Author Topic: Is anyone spending a lot on Montessori schools and think its totally worth it?  (Read 25382 times)

jeastith

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My husband and I are preparing to move soon, and we're waffling between buying a more expensive home in a great school district or a cheaper home in a not great district, but where there is a great Montessori school available. 

Money-wise, the property taxes are around $7000/year in the "great school district" which is cheaper than the "$13,000" annual price tag of the Montessori school we like.  Actually, we love it.  We toured the Montessori school, and it is such a wonderful little community, plus the kids seem really excited by the hands on learning (unlike my own school experience where I was bored to death and resentful that I just had to memorize stuff and spit it back out) 

But its a bit hard to swallow the price tag, especially with the fact that we want another child.  $30,000 a year for school???  Yikes. 

I should add that we might be able to get some financial assistance on this, but the bill would still be huge. 

Is the whole "good schools" thing overrated anyway like MMM seems to say in his article on this?

If you aren't familiar with Montessori, here's a great, short video on the basic premise.  Its wonderful.  My nephew is in Montessori school and is so bright and inquisitive, just like this video says. 
http://www.inlyschool.org/about-inly/why-montessori.cfm

Input from people who have been through this would be much appreciated! 
Jeannie 

« Last Edit: May 30, 2014, 10:32:56 AM by jeastith »

ervet

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I am relatively new to this blog, feel inspired, and realize that I am living a decidedly anti-mustachian lifestyle so far. My husband and I are already discussing some large changes in our lifestyle and life-plan to become more mustachian. HOWEVER, one thing I am not willing to compromise on is Montessori school. My 2 year old son is in a private toddler program that he will attend from 1-3 years of age. We just had a second son who will attend the same program. We spend $10,000 a year on this program. I just keep finding more and more evidence that the Montessori method WORKS and is one of the best ways to educate young children so that they become emotionally intelligent little people, which is far more correlated with success in life than academics, per se.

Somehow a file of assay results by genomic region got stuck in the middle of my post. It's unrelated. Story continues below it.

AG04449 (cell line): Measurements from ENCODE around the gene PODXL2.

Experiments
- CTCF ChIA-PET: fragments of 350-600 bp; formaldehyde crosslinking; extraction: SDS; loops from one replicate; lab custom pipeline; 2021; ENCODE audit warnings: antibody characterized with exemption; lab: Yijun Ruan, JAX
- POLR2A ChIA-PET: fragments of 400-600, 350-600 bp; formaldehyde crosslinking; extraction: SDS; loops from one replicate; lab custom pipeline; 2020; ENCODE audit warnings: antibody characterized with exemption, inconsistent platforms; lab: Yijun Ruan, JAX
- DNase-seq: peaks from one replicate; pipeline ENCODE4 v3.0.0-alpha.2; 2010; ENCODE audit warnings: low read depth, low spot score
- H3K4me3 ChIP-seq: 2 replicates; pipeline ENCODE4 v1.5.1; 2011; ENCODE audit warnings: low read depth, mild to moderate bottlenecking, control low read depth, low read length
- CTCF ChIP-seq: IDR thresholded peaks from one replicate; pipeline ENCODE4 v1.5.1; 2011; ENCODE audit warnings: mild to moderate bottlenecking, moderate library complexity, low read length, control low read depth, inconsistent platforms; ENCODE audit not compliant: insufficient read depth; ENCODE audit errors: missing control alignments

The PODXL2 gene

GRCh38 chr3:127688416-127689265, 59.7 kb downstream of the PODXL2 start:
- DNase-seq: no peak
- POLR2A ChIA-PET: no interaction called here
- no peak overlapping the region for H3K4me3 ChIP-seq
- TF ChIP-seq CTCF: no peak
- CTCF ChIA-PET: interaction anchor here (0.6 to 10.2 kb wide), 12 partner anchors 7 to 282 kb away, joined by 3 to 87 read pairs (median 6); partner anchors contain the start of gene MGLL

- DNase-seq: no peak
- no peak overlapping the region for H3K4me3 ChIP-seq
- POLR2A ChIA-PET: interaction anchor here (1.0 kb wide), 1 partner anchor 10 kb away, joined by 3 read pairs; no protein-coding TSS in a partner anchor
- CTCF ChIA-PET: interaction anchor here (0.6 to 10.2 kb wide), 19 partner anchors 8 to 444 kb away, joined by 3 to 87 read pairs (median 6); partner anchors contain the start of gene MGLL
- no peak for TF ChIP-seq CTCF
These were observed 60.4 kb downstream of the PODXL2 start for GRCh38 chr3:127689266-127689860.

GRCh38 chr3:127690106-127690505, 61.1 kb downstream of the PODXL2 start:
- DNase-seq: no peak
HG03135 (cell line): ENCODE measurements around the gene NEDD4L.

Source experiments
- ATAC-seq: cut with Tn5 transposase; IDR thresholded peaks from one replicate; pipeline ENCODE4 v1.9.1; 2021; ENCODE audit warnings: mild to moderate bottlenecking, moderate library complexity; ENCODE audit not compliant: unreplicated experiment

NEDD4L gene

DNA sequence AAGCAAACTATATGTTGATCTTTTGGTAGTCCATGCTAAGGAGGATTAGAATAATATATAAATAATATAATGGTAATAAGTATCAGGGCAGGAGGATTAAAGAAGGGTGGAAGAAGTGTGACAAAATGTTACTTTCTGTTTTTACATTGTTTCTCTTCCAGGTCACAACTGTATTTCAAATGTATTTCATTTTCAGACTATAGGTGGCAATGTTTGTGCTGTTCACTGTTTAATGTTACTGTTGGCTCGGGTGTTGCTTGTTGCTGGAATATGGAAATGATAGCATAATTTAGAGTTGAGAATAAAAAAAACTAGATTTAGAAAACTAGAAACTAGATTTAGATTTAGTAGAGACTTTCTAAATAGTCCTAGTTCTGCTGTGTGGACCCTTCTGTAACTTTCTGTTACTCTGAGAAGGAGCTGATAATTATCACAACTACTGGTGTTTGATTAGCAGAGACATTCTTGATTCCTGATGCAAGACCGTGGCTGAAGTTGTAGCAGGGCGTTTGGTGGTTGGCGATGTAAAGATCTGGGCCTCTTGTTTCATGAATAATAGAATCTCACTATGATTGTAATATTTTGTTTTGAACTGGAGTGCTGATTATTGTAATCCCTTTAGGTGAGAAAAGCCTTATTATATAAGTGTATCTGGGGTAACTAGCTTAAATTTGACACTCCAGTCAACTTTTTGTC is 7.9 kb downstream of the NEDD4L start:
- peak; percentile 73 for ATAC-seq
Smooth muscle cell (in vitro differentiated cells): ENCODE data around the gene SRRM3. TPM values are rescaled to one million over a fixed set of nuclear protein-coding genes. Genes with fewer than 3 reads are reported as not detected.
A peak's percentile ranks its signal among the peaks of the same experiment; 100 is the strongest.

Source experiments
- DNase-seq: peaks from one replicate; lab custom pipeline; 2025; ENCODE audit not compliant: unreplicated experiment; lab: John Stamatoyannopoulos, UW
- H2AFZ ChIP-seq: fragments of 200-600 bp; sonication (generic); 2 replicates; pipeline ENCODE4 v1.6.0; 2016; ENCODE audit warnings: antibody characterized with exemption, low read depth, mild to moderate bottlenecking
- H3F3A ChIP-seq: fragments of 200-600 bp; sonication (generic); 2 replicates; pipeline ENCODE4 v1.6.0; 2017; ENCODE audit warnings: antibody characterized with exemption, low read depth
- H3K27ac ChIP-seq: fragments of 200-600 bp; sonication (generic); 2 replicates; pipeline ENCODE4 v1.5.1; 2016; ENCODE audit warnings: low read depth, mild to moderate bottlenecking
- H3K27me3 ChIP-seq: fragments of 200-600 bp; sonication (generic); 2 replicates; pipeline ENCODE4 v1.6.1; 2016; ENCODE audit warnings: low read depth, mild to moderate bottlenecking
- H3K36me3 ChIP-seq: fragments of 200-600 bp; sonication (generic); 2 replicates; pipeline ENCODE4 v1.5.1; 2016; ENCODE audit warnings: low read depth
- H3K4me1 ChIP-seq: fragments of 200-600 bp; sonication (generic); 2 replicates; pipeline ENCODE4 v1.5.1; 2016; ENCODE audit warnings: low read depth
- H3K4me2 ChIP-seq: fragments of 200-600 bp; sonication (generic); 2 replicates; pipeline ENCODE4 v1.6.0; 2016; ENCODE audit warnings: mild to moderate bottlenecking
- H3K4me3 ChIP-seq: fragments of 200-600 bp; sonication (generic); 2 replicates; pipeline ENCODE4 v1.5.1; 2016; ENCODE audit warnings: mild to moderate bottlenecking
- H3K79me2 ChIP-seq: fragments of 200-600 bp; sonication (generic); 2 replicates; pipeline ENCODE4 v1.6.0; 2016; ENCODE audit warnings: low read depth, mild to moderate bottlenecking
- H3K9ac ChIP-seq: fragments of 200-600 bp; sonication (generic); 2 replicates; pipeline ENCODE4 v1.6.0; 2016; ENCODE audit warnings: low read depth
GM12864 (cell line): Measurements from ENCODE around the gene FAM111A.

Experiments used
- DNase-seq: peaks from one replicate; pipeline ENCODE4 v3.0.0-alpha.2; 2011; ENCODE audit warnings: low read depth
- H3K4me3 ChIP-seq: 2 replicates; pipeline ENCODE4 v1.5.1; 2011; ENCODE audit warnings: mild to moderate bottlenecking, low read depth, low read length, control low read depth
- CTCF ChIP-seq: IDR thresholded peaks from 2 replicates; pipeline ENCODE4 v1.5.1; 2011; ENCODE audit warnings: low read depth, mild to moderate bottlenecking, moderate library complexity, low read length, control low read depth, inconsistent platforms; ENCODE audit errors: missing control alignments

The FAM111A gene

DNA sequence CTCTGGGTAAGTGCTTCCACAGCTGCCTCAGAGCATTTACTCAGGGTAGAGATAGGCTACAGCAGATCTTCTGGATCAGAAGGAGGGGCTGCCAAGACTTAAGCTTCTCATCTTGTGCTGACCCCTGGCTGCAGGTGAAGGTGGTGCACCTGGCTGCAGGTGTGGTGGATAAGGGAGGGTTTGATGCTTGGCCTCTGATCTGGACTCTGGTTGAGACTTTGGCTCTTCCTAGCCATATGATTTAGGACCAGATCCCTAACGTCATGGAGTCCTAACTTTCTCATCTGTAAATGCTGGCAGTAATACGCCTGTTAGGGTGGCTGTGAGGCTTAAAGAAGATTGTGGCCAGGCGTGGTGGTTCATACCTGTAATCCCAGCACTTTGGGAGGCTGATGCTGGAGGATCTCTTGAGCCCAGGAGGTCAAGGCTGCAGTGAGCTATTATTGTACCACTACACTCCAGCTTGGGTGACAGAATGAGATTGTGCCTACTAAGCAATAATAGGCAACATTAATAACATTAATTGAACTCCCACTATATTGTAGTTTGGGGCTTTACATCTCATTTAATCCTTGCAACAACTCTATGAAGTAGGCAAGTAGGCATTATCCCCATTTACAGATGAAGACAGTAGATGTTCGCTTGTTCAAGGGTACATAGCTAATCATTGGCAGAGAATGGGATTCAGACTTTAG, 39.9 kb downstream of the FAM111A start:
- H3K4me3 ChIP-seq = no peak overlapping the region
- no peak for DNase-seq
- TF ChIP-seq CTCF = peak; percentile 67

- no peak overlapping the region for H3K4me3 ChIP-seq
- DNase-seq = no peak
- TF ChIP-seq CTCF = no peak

Google Steven Hughes and Montessori for some compelling info from a pediatric neuropsychologist on why he sends his kids to Montessori school. Its a presentation called "good at doing things."

The way we are going to try to make it work financially is to live in an area where we can enroll both boys in a public Montessori program at age 3. For the preschool years, we will still have to pay, but it will be far less than at a private Montessori program, and by kindergarten its free! Montessori for free?!!!

We honestly feel that the money spent now, while their little brains are in their fastest stage of development, is more important than money spent on college educations. So we aren't saving for college while we are putting that $10,000 into their early childhood education now.

My 2 cents. Send him to the Montessori school!!!

rogera

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There may be another compromise to consider, depending on your area.

We put both our kids in a daycare that used many montessori principles but wasn't a montesorri school per se. It was about half the price of a regular montessori but easily the most expensive "regular" day care in town. It might be worth looking around to see if there is a compromise. Our second grader is very ahead of the class due to the years spent there and our 3 year old who is at the school now will enter kindegarten a year early due to the teaching there. It was a good compromise for us.